Sara Estela Ramírez
Sara Estela Ramírez (1881 – August 21, 1910) was a Mexican teacher, journalist, labor organizer, activist, feminist, essayist, and poet, who lived in the U.S. state of Texas. She founded two daily literary periodicals, La Corregidora and Aurora. She has been considered a key member in the support of the Partido Liberal Mexicano, and an early precursor to the modern Chicana feminist movement.
Ramirez was born in 1881 in Villa de Progreso, Coahuila, Mexico. When she was young her mother died, causing her to have to provide for her father and younger sister. She received her early education in Monterrey before graduating from the teachers' college, Ateneo Fuentes, in Saltillo. She moved to Laredo in 1898 to teach Spanish at Seminario Laredo and remained there until her death.
Ramirez used literature as way to deliver a revolutionary message, criticizing Porfirio Díaz's regime in Mexico, and challenging traditional notions of femininity in Mexican society. Her works were published in La Cronica and El Democrata Fronterizo, as well as daily literary periodicals which she founded, La Corregidora and Aurora. Ramirez as also a playwright with the work, Noema, and published several speeches for the Sociedad de Obreros of Laredo. The themes of her poetry and essays included philosophy, politics, and women's rights.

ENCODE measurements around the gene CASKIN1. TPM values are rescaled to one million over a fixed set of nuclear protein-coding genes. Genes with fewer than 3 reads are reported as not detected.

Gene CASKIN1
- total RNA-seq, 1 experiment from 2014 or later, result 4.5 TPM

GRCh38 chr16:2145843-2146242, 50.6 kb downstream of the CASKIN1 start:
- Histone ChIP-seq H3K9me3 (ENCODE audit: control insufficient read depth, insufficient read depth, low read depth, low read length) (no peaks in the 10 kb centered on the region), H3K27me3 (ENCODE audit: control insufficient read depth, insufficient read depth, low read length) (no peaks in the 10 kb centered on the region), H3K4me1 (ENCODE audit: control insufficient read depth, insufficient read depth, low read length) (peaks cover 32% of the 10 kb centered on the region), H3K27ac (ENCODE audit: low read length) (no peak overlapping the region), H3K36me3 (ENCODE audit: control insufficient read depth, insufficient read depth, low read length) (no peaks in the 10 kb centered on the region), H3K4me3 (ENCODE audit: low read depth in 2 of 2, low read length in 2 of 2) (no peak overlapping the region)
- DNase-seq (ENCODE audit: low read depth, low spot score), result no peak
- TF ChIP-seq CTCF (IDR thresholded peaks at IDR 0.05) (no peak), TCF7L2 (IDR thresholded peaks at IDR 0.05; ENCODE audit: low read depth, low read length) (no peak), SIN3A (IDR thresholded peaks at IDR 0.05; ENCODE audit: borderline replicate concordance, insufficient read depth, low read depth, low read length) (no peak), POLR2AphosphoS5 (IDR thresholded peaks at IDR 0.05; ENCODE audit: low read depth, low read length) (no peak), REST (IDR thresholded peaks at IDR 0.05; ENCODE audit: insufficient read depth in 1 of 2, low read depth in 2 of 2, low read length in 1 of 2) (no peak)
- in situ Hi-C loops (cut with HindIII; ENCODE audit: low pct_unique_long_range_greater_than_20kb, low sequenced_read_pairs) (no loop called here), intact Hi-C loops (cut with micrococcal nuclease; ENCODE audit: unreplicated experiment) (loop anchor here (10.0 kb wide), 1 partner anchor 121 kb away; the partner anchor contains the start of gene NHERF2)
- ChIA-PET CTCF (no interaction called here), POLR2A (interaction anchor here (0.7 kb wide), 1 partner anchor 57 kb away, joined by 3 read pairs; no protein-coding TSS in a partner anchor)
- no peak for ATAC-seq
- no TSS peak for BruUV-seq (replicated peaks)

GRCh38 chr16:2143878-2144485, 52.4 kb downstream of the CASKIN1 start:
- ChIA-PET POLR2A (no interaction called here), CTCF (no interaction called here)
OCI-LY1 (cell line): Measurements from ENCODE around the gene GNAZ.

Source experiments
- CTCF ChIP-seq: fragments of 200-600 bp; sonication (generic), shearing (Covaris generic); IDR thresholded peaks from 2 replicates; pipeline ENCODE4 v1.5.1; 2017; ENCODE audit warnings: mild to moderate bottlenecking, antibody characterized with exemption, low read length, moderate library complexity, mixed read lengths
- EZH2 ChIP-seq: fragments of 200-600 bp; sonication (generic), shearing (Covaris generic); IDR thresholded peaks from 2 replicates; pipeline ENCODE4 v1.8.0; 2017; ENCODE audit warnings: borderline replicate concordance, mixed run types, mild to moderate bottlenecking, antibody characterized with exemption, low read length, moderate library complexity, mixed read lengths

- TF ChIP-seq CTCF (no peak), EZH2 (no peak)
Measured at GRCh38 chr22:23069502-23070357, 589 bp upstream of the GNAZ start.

A member of the PLM, her home was the headquarters of the organization's Texas branch; and she exchanged letters with Ricardo Flores Magón, becoming a known Magonista. She associated with Dolores Jiménez y Muro, Juana Belén Gutiérrez de Mendoza, and Elisa Acuña, and was entitled "La Musa Tejana" by Jovita Idar.
She died in Laredo in 1910 of unknown causes, though records at the time indicate some form of chronic illness.
- Rise Up! (1910): a poetry piece calling upon Mexican women to reject their traditional outlier status within societal decision making, and instead become more proactive and in charge of their own agency.
- El Beso de un Angel or The Kiss of an Angel (1908): An essay upon a woman named "Maria" who embodies Mexico, and whom the poet shows the struggle of the poor of the nation, mirroring her own experiences.
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- Ruiz, Vicki L.; Korrol, Virginia Sánchez (3 May 2006). Latinas in the United States, set: A Historical Encyclopedia. Indiana University Press. pp. 608–. ISBN 0-253-11169-2.
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